The waxy layer on the outermost part of the cuticle prevents the loss of water from the integument, which is important in species of arthropods that live on land. Insects that are terrestrial have spiracles, which are holes that open into the tracheal system.
The protein layer is known as the epicuticle and the chitin layer is located beneath this and is known as the procuticle. In some arthropods, such as crustaceans, calcium carbonate ions are also deposited into the procuticle to provide added strength and hardness.
Chitin is a large molecule that consists of N-acetyl-d-glucosamine residues that are linked together by β-(1,4)-glycosidic linkage.
This is a tough substance that provides support, protection, and area for the attachment of muscles and tissues. It often cross-links with protein fibers to form a tough, impenetrable layer.
A major drawback of having an exoskeleton of chitin is that it does not grow when the rest of the body grows. This means that the organism has to shed the exoskeleton on occasion and then deposit a new layer of tissue.
It is during this molting period that arthropods are very vulnerable to environmental conditions and predators.
The chitin is not deposited evenly in the exoskeleton and at the joints, the layers are thin and more flexible to enable movement of the body to occur.
The fungi are one of the kingdoms of life that contain about 144,000 species of all sizes and shapes. The group includes mildews, mold, yeast, rusts and mushrooms.
The fungal cell wall is comprised of a number of substances, one of which is chitin. The acetylglucosamine polymers making up the chitin associate with other substances in the wall, including mucopolysaccharides, waxes, glucans and various pigment molecules.
These molecules work together to ensure that the organism has tough, and fairly rigid cell walls that provide strength and support.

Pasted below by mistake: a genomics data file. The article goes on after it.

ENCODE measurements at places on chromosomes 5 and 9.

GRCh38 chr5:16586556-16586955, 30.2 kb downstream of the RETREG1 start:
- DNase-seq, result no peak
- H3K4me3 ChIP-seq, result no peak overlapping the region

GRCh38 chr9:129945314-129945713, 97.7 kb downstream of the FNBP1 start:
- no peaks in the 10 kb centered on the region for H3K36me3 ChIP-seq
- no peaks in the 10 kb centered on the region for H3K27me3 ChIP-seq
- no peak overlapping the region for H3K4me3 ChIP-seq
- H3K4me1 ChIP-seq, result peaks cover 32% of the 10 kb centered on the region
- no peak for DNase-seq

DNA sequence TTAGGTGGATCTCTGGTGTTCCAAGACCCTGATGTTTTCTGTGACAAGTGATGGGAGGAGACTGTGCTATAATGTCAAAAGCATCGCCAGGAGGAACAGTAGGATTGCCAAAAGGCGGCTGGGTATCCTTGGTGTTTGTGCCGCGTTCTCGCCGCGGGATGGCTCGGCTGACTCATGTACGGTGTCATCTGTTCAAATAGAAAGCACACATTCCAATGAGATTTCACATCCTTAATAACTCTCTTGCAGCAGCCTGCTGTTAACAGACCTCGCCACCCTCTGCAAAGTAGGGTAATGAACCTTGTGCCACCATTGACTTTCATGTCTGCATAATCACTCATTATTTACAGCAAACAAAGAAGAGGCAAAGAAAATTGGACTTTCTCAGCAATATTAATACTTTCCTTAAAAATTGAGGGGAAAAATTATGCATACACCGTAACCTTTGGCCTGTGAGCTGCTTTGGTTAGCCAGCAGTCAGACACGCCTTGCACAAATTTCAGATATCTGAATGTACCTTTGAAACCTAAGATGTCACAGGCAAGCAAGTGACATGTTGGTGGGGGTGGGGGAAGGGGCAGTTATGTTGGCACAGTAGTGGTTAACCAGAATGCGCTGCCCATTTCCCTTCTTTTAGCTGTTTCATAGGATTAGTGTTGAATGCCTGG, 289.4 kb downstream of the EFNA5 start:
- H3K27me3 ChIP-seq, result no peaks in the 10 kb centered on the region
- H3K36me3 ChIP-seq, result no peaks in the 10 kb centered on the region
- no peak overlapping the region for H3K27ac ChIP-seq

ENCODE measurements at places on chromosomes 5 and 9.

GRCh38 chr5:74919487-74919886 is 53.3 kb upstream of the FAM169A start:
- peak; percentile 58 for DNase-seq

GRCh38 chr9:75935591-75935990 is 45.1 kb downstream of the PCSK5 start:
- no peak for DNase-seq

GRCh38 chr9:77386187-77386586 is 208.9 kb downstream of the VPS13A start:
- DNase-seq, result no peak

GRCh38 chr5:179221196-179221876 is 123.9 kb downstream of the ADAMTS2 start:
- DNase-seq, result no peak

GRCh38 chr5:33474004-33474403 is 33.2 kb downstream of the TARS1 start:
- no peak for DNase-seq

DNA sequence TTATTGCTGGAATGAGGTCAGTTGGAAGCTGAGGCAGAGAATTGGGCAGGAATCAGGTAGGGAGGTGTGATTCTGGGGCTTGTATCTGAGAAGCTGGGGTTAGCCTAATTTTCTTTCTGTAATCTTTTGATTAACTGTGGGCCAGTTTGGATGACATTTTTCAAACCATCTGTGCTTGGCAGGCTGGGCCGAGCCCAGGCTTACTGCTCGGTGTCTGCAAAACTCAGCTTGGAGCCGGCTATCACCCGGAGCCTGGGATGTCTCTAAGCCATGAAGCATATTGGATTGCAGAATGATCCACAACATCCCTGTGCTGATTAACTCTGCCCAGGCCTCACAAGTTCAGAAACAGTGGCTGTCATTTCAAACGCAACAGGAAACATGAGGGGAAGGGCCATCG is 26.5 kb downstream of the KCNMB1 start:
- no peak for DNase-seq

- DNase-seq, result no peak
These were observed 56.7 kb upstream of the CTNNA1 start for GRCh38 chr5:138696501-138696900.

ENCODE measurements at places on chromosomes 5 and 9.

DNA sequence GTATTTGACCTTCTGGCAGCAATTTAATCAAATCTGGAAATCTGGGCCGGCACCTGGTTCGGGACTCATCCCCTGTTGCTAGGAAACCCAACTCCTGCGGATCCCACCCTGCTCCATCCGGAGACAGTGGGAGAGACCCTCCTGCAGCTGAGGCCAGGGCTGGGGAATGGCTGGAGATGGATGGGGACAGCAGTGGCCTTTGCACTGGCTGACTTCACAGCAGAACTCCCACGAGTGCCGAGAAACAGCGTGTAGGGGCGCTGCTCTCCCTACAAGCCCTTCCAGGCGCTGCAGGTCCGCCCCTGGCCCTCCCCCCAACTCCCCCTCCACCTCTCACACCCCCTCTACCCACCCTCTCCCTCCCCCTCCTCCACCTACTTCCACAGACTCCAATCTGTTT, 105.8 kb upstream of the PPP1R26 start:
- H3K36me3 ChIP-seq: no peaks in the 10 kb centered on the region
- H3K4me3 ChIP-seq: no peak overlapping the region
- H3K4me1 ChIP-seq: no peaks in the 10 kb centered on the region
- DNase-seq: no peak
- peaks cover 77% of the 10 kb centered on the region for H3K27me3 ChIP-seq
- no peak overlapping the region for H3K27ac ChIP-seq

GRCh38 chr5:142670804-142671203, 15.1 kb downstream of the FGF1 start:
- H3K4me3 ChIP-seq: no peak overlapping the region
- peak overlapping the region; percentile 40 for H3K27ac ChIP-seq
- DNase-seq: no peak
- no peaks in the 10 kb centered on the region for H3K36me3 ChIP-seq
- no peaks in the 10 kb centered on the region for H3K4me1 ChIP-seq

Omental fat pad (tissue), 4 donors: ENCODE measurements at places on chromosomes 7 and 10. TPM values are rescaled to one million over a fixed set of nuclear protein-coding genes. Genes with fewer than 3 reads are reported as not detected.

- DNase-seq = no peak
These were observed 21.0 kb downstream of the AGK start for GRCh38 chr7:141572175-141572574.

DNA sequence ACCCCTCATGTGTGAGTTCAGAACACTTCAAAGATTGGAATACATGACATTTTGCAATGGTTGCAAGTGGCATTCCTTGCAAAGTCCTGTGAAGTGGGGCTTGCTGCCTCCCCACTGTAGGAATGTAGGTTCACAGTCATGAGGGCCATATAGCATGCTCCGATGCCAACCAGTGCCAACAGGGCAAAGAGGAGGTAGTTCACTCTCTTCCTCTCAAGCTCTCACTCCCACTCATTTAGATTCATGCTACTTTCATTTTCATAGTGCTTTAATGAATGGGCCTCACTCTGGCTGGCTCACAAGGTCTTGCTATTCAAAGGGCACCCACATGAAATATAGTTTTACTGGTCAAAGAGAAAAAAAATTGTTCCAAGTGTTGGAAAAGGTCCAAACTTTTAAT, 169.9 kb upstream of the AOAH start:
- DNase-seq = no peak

The chitin often forms cross-links with branches of the β-1,3 glucan. It also bonds to other complex carbohydrate molecules including β-1,6 glucan and galactomannan.
It is believed that the glucans and chitin found in the cell wall of the yeast Candida albicans are responsible for the shape and strength of the wall, while the mannoproteins provide some degree of porosity.
There is variability with different species of fungus having slight differences in the exact makeup of the cell wall. The growth stage of the fungal species is also important in determining the composition of the wall.
Scientists are keen to continue researching the structure of the fungal cell wall because this can be used as a target for antifungal medications.
Humans do not have cell walls around their cells, which means that a treatment that is designed to attack the cell wall of pathogenic fungi should be relatively safe for people.
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- S Das et al. (2003). Chitin structure and complexes. Retrieved from sciencedirect.com.
- Editors of Encyclopedia Britannica (2019). Exoskeleton. Retrieved from Encyclopedia Britannica.
- RL Dorit, WF Walker, RD Barnes (1991). Zoology. Philadelphia: USA, Saunders College Publishing.
- V Amidhajian, D Moore, C Alexopoulos (2019). Fungus. Retrieved from Encyclopedia Britannica.